When Sleeping Becomes Impossible: Surgery for Sleep Apnea


There’s nothing quite like a good night’s sleep. We all want it. We all need it. When we sleep, our bodies are performing maintenance that keeps us healthy and happy. So what happens when you or your sleeping partner snores, chokes, and even stops breathing at night? No one gets a good night’s sleep. Chances are the snorer in your bed suffers from a chronic disease known as sleep apnea. Here are six common questions I hear from patients looking to solve their sleeping problems:

1. What is sleep apnea?

Obstructive sleep apnea occurs when the upper airway is closed off or restricted while sleeping, which prevents oxygen from getting into lungs and causes unrestful sleep. Sleep apnea can range from mild to severe, causing decreased amounts of oxygen in the blood, excessive daytime sleepiness, and an increased risk for heart attacks, high blood pressure, and stroke.

2. What symptoms may suggest that it's sleep apnea?

Daytime sleepiness is biggest complaint from patients. From the spouse or partner, it's the snoring they hear that is coupled with frequent interruption of gasping for air.

3. How dangerous is sleep apnea?

It's a chronic disease that leads into serious health complications. Heart disease, high blood pressure, risk of causing a car accident because of daytime sleepiness, and even depression from lack of good sleep.

4. Why is surgery for sleep apnea a good solution?

Most patients using continuous positive airway pressure (CPAP) or bilevel positive airway pressure (Bi-pap) breathing machines to open up their airways simply don’t enjoy wearing a mask to bed and therefore are likely to become noncompliant. Surgery is an option that can improve the upper airway anatomy and solve the breathing problem. At the same time, patients can expect to enhance their facial aesthetic, as the surgical procedure involves advancing the jaw forward, which creates tighter, more volumized skin. It’s almost like performing the opposite of a facelift.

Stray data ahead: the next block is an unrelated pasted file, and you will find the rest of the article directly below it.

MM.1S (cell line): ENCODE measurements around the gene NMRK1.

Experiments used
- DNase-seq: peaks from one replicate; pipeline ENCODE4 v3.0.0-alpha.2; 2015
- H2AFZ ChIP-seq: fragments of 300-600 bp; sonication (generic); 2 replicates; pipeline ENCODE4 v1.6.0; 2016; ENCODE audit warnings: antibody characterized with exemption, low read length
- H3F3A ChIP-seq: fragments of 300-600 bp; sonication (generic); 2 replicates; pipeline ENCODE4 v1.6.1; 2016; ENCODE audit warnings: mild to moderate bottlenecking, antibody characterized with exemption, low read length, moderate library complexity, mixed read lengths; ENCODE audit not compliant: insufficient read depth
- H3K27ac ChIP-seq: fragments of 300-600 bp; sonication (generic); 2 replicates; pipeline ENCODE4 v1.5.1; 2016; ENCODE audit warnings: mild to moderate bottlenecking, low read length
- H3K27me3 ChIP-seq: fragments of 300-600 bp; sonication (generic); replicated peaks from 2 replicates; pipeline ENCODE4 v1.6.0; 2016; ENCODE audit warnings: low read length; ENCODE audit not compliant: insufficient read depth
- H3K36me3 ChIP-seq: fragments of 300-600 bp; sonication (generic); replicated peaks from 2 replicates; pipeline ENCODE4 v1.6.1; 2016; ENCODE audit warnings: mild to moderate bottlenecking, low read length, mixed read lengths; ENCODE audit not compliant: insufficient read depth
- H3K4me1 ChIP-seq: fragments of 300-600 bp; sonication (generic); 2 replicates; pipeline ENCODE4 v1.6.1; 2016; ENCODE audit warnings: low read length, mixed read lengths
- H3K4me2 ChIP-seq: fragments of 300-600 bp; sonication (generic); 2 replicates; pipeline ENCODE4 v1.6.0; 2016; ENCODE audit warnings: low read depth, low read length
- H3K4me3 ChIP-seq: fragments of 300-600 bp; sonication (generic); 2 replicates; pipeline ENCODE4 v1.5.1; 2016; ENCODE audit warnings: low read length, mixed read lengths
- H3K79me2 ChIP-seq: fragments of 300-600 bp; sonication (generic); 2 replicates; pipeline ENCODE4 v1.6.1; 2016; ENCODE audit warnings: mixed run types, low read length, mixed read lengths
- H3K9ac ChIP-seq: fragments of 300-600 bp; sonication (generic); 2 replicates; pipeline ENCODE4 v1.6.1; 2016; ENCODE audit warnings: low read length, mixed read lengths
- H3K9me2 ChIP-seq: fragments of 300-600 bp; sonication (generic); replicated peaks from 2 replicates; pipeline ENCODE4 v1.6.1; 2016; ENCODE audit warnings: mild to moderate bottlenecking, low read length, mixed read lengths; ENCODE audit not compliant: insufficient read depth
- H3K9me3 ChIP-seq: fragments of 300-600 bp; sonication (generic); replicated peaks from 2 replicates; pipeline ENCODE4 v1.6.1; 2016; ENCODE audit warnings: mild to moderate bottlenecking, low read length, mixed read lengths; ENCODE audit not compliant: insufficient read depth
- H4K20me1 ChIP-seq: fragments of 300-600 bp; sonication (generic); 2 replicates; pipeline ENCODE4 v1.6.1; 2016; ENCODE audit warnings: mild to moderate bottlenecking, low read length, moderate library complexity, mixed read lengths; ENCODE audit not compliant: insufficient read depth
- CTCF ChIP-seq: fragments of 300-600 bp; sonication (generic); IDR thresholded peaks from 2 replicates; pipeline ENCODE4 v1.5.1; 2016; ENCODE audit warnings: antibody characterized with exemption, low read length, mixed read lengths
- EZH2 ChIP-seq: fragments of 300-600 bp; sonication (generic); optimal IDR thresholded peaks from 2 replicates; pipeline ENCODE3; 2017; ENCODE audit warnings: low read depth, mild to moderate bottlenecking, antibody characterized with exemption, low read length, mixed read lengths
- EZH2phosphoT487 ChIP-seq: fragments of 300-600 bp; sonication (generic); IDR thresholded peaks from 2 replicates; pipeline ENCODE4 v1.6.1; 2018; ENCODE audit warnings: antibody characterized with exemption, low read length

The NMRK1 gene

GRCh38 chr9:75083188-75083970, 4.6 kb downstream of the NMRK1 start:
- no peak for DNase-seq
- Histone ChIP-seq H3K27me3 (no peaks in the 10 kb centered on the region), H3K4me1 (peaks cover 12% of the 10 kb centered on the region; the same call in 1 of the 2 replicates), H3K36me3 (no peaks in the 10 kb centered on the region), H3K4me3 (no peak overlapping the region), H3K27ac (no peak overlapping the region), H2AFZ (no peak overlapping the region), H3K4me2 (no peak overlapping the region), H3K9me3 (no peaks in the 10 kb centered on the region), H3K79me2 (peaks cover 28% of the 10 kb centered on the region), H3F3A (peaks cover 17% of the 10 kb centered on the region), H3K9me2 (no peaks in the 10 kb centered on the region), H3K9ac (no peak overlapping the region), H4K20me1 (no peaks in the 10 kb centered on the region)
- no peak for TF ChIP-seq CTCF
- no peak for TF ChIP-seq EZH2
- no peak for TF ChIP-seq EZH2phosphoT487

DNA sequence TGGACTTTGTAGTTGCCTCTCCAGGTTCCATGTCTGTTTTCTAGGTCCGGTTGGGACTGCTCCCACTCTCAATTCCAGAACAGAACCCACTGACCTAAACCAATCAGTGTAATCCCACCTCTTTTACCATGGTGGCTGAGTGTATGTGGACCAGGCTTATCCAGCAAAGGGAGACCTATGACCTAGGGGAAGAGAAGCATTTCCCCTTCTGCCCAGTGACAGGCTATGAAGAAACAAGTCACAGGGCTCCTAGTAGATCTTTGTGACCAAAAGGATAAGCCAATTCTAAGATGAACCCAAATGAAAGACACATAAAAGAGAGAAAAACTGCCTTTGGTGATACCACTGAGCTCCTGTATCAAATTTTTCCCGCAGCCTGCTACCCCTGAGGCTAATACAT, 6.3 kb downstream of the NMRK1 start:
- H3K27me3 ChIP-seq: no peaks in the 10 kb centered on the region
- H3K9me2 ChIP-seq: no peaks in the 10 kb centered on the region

5. What is surgery like?

Surgery includes general anesthesia in a hospital setting, with a two-day hospital stay. The procedure leaves no scars on the face and all the incision are performed from inside the mouth, which include recontouring inside the nose, advancement of the upper and lower jaw and sometimes the chin as well. Postoperatively the face feels numb, which can last up to several months. Diet is limited to very some foods and is advanced slowly over the initial six weeks after the surgery. In my professional opinion, the experience of improved breathing and sleeping and overall health is well worth the risk of surgery.

6. How do I convince my loved one to seek treatment?

The spouse or family member typically plays a primary role in the patient deciding to proceed with this type of surgery. If you’re concerned about your loved one’s health, it’s important to explain just how serious the consequences of untreated sleep apnea can be and stressing the improved quality of life they can have by eliminating the cardiovascular risks and improving sleep quality.

If you or your loved one suffers from sleep apnea, it's time to  talk with an expert surgeon about a definitive solution.

Dr. M
Article by
Shrewsbury Oral & Maxillofacial Surgeon